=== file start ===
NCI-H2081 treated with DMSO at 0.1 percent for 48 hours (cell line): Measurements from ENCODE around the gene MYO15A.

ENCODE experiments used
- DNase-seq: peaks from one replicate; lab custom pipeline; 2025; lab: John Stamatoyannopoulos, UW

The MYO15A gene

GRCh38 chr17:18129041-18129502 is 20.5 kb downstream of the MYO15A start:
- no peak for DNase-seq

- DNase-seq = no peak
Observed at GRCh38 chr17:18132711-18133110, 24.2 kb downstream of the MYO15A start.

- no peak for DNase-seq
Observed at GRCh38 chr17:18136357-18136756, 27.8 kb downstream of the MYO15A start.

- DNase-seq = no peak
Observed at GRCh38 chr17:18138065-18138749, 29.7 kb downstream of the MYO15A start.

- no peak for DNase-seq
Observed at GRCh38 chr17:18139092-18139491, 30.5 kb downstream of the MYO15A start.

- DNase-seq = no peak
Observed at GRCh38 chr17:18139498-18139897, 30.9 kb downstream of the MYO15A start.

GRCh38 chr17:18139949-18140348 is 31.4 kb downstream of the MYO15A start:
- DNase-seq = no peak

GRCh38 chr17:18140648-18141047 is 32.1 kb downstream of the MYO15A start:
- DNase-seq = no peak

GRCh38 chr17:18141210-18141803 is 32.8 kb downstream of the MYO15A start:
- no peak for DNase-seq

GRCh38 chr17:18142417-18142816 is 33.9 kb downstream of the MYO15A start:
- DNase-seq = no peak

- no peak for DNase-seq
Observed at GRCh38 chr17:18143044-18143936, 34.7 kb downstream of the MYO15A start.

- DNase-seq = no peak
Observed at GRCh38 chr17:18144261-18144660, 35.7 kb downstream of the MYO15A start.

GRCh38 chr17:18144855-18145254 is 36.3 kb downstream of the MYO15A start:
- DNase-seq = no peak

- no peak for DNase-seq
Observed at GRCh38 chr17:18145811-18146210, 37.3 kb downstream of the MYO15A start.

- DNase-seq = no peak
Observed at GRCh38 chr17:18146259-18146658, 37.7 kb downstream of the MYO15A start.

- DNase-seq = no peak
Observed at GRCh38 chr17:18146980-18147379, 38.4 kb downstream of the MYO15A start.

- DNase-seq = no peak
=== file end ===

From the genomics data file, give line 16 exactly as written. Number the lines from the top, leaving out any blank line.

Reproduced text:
Observed at GRCh38 chr17:18139498-18139897, 30.9 kb downstream of the MYO15A start.